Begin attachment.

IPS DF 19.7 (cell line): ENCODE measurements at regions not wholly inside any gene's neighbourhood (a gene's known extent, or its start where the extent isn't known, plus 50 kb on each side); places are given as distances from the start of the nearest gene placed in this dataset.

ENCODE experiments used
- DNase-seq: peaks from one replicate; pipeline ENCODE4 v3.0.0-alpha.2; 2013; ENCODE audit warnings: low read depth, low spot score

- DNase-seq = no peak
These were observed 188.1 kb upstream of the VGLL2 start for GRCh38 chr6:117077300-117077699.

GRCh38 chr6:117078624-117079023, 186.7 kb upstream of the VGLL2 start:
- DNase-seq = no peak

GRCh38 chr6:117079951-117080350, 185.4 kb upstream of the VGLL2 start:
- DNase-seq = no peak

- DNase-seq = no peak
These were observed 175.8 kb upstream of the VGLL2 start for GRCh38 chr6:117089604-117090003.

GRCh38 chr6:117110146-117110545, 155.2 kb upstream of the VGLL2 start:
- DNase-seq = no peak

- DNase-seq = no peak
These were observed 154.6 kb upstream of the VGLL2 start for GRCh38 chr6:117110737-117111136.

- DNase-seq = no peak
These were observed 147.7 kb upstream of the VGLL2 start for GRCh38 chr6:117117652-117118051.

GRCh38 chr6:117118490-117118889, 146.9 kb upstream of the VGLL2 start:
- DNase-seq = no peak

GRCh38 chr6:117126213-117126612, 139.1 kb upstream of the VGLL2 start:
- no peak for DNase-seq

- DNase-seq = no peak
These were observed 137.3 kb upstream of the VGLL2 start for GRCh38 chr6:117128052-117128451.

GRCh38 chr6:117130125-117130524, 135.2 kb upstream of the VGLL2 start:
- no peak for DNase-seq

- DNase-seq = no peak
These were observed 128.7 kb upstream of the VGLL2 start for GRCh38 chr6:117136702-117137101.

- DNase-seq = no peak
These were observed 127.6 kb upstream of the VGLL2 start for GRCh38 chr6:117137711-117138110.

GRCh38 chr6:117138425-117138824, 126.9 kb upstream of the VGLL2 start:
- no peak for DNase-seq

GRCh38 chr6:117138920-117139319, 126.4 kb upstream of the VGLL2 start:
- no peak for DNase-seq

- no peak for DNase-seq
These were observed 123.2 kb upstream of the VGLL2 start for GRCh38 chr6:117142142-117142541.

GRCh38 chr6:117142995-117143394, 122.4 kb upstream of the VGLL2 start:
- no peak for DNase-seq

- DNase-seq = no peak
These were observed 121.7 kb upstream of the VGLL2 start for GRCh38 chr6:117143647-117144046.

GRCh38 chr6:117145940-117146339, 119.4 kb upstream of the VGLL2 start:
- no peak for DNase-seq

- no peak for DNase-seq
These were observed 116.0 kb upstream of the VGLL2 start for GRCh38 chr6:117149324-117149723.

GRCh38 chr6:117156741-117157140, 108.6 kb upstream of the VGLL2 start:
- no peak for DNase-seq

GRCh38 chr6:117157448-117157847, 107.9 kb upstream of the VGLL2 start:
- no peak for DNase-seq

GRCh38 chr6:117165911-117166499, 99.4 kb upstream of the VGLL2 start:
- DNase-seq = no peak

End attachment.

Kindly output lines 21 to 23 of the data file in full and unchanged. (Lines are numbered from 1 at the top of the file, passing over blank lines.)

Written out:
- no peak for DNase-seq

- DNase-seq = no peak
These were observed 137.3 kb upstream of the VGLL2 start for GRCh38 chr6:117128052-117128451.